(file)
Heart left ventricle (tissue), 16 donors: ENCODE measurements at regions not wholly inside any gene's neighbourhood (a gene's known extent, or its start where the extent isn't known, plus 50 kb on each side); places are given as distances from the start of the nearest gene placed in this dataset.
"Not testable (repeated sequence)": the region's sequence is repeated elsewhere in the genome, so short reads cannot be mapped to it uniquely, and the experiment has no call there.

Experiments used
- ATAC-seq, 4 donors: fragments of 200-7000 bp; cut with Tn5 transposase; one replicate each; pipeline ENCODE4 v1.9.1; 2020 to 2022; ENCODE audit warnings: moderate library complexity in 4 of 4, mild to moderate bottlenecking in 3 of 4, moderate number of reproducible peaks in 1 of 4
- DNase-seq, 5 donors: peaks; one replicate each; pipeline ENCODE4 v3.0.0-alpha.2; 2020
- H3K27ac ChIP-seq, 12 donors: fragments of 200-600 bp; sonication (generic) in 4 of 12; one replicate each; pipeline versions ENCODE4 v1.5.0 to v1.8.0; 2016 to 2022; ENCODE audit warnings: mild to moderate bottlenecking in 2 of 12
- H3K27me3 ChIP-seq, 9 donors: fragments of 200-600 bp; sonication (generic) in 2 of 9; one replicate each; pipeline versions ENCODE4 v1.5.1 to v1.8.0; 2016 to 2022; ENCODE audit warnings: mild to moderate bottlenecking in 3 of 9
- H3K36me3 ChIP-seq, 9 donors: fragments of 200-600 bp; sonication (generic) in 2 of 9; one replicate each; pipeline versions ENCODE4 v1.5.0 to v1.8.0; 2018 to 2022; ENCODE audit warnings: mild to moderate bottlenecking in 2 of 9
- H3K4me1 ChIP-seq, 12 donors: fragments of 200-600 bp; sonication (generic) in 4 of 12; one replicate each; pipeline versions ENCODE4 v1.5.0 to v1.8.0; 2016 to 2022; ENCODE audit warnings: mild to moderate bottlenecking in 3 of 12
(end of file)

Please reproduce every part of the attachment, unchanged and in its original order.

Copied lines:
Heart left ventricle (tissue), 16 donors: ENCODE measurements at regions not wholly inside any gene's neighbourhood (a gene's known extent, or its start where the extent isn't known, plus 50 kb on each side); places are given as distances from the start of the nearest gene placed in this dataset.
"Not testable (repeated sequence)": the region's sequence is repeated elsewhere in the genome, so short reads cannot be mapped to it uniquely, and the experiment has no call there.

Experiments used
- ATAC-seq, 4 donors: fragments of 200-7000 bp; cut with Tn5 transposase; one replicate each; pipeline ENCODE4 v1.9.1; 2020 to 2022; ENCODE audit warnings: moderate library complexity in 4 of 4, mild to moderate bottlenecking in 3 of 4, moderate number of reproducible peaks in 1 of 4
- DNase-seq, 5 donors: peaks; one replicate each; pipeline ENCODE4 v3.0.0-alpha.2; 2020
- H3K27ac ChIP-seq, 12 donors: fragments of 200-600 bp; sonication (generic) in 4 of 12; one replicate each; pipeline versions ENCODE4 v1.5.0 to v1.8.0; 2016 to 2022; ENCODE audit warnings: mild to moderate bottlenecking in 2 of 12
- H3K27me3 ChIP-seq, 9 donors: fragments of 200-600 bp; sonication (generic) in 2 of 9; one replicate each; pipeline versions ENCODE4 v1.5.1 to v1.8.0; 2016 to 2022; ENCODE audit warnings: mild to moderate bottlenecking in 3 of 9
- H3K36me3 ChIP-seq, 9 donors: fragments of 200-600 bp; sonication (generic) in 2 of 9; one replicate each; pipeline versions ENCODE4 v1.5.0 to v1.8.0; 2018 to 2022; ENCODE audit warnings: mild to moderate bottlenecking in 2 of 9
- H3K4me1 ChIP-seq, 12 donors: fragments of 200-600 bp; sonication (generic) in 4 of 12; one replicate each; pipeline versions ENCODE4 v1.5.0 to v1.8.0; 2016 to 2022; ENCODE audit warnings: mild to moderate bottlenecking in 3 of 12